I just moved out of Manhattan 3 weeks ago. They offered to renew my lease 2 months ago at the same price I signed last year (not even raising it a small percentage). This is a very clear signal that renters definitely has leverage in NYC *right now*.
9) Craigslist Craigslist Craigslist. Also check out RentHop. Apartments on craigslist are here today, gone tomorrow. Inventory flips quickly, and you probably won’t find an apartment for rent more than 1 month ahead of time. Same with brokers. Craigslist and brokers usually only have apartments to show that are vacant, or are opening up in 1 month or less. The moral of point 9 is that you need to watch craigslist like a hawk. You check it in the morning, make phone calls in the day, and view the apartment that night. You also should already have all your paperwork ready, in order to submit an application on sight or the next day.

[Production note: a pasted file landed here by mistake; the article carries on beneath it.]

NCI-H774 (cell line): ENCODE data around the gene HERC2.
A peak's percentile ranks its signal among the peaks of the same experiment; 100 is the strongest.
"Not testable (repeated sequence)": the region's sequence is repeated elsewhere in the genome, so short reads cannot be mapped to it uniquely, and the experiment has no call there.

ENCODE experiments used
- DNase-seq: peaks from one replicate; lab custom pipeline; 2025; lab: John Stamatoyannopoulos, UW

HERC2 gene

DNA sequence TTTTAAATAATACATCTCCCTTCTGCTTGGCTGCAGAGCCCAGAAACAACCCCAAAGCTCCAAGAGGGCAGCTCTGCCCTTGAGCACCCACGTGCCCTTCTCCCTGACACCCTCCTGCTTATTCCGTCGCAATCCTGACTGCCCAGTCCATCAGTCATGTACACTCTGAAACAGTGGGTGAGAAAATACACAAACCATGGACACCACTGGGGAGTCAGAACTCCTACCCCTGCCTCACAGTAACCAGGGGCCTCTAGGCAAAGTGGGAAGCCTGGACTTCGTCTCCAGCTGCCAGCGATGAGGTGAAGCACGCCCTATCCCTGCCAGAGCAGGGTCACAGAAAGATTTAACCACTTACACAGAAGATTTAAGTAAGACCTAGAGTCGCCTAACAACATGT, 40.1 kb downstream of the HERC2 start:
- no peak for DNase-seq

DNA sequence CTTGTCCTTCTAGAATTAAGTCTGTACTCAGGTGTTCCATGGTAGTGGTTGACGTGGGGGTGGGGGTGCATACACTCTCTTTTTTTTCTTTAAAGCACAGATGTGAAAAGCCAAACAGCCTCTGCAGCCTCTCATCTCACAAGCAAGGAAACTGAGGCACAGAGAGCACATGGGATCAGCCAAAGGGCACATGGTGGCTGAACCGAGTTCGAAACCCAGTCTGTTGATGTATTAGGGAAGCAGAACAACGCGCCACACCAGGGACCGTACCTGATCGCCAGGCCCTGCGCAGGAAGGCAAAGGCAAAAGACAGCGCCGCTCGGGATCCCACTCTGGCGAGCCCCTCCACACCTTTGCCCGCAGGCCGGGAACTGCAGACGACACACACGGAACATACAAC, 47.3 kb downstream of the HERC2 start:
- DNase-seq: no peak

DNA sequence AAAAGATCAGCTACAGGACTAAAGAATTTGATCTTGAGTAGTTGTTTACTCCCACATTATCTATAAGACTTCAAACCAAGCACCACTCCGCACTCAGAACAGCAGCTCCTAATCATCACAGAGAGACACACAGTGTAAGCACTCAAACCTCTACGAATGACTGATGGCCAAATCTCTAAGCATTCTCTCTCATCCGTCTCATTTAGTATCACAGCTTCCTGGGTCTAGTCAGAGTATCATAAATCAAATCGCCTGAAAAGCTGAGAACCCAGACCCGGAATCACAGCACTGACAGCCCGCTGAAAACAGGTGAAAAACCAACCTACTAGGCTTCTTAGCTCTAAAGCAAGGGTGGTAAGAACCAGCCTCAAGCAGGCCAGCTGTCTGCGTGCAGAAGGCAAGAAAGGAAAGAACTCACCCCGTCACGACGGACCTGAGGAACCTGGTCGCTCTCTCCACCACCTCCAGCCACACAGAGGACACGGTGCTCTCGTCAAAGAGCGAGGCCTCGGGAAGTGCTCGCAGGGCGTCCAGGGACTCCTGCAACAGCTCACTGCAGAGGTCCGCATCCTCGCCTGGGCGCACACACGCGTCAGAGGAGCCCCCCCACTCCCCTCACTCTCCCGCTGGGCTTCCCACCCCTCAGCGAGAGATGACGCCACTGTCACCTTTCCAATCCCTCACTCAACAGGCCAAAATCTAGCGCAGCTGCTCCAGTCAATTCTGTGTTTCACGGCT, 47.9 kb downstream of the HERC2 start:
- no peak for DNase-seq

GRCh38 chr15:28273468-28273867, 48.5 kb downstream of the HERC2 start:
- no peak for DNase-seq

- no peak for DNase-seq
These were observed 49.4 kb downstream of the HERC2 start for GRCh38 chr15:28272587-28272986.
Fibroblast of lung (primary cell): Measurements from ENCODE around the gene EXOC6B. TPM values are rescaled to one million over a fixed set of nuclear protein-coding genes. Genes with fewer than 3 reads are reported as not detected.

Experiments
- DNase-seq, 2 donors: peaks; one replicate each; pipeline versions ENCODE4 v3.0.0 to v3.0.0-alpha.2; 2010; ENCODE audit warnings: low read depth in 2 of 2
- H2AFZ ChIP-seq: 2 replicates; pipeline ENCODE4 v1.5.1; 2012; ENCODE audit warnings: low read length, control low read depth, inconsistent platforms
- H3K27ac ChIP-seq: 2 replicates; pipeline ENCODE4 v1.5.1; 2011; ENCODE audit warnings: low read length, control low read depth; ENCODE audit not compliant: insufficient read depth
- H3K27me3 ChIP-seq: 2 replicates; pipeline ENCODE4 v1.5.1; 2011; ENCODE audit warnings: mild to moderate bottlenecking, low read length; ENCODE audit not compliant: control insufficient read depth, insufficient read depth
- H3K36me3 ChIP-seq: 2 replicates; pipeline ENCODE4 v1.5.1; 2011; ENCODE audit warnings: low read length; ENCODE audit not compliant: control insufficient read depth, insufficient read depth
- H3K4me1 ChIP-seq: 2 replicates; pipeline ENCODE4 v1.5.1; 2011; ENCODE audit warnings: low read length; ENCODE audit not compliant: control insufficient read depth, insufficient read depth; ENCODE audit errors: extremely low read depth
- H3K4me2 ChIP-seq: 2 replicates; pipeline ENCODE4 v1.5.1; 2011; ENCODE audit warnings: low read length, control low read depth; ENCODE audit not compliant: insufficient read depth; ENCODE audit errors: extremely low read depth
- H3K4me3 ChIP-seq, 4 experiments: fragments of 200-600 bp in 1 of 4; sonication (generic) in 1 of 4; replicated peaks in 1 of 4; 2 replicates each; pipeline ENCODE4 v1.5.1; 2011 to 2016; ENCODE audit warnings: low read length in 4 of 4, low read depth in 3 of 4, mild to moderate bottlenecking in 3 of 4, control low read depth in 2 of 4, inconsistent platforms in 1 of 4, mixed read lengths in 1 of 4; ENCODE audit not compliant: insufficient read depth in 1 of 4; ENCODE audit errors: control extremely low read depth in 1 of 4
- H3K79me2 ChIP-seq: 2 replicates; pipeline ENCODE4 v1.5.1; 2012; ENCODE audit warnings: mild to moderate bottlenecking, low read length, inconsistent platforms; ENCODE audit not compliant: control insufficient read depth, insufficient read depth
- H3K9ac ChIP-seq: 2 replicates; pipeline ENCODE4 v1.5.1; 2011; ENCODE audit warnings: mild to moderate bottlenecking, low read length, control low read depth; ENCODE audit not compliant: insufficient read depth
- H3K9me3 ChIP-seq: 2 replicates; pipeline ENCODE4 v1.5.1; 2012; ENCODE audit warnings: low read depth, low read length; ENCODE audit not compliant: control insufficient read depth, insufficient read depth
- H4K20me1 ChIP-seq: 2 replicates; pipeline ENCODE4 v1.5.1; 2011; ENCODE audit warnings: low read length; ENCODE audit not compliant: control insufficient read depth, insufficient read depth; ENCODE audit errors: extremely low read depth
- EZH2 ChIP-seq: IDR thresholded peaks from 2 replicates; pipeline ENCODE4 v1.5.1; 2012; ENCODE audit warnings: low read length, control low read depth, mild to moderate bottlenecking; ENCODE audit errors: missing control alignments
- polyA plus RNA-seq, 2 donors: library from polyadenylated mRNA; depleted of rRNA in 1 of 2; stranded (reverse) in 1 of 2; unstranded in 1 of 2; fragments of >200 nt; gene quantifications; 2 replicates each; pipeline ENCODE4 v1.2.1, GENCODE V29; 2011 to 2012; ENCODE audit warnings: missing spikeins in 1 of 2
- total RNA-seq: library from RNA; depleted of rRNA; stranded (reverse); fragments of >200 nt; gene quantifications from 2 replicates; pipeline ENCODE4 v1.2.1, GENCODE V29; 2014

10) Open houses. Find these on Craigslist. Some landlords / property managers who show the apartments themselves don’t do individual showings. They will have bi-weekly open houses. This means that you and 50 other people will show up to see an apartment. If you even want to have *a chance* at getting one of these apartments, bring all your paperwork with you, and be ready to submit an application on the spot. Even if you don’t have everything, submit an application and tell them you will fax them the rest of what they need the next day. This is how I got my Brooklyn apartment. Also, showing up with my roommate in nice work clothes also helped, seeing how everyone else was an NYU college kid with their parent their ready to co-sign.